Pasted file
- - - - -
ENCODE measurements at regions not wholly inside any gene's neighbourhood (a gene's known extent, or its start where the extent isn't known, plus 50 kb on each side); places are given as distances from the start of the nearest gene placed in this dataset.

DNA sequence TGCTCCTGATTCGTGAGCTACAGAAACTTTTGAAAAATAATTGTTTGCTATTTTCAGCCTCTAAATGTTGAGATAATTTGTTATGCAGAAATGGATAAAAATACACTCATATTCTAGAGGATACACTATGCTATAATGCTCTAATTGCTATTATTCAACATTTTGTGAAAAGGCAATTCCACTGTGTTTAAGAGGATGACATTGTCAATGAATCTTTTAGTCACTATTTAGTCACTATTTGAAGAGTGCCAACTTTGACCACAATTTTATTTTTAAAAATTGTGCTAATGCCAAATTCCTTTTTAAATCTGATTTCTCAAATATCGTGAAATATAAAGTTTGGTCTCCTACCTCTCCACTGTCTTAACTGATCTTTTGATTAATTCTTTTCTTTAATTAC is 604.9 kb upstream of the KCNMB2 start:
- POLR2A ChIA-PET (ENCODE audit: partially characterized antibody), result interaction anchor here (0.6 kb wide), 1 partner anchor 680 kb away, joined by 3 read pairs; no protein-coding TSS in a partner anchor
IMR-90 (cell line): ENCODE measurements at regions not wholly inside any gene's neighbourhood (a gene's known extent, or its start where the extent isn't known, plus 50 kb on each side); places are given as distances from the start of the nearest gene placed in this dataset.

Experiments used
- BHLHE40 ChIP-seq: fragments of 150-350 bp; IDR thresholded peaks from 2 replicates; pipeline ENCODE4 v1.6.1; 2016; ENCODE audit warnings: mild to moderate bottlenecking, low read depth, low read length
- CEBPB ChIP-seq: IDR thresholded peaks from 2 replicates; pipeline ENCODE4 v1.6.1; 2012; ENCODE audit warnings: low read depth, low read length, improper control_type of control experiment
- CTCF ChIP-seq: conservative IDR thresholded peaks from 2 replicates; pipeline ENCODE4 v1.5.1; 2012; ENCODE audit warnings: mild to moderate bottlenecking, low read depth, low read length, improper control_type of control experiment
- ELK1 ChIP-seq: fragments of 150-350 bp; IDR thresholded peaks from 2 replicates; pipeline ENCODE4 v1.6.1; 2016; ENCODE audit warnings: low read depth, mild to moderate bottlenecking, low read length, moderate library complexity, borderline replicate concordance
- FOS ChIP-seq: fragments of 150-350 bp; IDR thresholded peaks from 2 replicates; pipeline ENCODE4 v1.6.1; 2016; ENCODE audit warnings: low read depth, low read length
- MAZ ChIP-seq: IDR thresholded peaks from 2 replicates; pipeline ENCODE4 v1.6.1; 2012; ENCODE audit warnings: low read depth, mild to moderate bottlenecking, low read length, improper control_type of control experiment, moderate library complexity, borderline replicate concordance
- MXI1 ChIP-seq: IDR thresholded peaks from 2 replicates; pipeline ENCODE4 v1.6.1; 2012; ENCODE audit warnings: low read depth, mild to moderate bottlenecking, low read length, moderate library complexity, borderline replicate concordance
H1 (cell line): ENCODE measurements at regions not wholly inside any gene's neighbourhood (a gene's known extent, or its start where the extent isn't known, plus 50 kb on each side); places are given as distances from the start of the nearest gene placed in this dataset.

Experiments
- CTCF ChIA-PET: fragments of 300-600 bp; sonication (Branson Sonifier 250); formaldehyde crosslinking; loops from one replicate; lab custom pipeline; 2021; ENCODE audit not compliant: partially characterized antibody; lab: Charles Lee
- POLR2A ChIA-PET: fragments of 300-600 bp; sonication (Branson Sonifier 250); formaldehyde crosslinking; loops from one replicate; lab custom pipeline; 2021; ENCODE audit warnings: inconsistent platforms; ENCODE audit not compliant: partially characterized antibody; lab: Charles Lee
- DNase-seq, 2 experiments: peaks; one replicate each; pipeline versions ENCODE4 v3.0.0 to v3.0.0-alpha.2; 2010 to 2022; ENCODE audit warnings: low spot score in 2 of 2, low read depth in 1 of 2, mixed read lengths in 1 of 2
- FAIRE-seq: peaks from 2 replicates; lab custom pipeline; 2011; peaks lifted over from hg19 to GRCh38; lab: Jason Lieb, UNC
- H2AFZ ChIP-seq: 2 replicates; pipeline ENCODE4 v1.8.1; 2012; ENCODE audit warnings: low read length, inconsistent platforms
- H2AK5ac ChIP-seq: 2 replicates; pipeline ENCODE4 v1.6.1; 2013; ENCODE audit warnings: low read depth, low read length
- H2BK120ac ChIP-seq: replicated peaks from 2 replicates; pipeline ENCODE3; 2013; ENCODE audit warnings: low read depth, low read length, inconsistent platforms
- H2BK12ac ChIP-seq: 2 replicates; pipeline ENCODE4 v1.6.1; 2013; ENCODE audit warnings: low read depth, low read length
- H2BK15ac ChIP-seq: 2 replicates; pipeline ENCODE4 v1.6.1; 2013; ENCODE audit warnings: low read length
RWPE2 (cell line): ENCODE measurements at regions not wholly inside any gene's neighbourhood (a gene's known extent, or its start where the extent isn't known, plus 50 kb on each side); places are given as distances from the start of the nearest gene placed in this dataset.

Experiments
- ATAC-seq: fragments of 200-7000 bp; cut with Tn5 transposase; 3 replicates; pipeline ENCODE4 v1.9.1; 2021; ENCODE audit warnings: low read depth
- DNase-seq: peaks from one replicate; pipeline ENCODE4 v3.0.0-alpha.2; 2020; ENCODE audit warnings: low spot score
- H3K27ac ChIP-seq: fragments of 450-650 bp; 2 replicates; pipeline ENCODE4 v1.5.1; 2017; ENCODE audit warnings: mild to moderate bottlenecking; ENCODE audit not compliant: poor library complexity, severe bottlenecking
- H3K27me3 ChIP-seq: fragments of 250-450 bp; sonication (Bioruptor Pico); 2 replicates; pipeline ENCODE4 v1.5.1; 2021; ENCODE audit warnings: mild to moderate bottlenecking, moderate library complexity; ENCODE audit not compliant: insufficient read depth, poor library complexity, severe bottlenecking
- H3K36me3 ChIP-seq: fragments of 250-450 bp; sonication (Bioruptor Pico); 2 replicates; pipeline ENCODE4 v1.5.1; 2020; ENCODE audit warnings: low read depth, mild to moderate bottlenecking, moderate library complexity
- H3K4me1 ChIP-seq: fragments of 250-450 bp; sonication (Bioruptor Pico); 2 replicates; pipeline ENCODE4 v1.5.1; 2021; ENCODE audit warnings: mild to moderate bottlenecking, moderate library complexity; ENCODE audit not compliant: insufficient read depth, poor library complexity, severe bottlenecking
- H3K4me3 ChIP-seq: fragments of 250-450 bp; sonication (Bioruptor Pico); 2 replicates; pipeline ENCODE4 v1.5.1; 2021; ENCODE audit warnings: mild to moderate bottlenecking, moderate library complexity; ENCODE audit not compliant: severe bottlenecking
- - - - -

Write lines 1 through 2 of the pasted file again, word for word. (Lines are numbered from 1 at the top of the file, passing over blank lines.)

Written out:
ENCODE measurements at regions not wholly inside any gene's neighbourhood (a gene's known extent, or its start where the extent isn't known, plus 50 kb on each side); places are given as distances from the start of the nearest gene placed in this dataset.

DNA sequence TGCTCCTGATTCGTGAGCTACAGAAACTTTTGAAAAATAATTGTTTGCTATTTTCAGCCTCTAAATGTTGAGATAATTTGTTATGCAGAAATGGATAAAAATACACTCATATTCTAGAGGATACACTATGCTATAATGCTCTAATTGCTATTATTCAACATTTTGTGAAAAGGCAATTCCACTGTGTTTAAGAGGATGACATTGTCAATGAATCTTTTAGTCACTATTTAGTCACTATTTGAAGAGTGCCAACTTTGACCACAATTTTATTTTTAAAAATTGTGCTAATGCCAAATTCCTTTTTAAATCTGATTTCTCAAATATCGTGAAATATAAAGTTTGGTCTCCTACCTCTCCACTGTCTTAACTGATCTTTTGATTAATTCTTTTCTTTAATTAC is 604.9 kb upstream of the KCNMB2 start: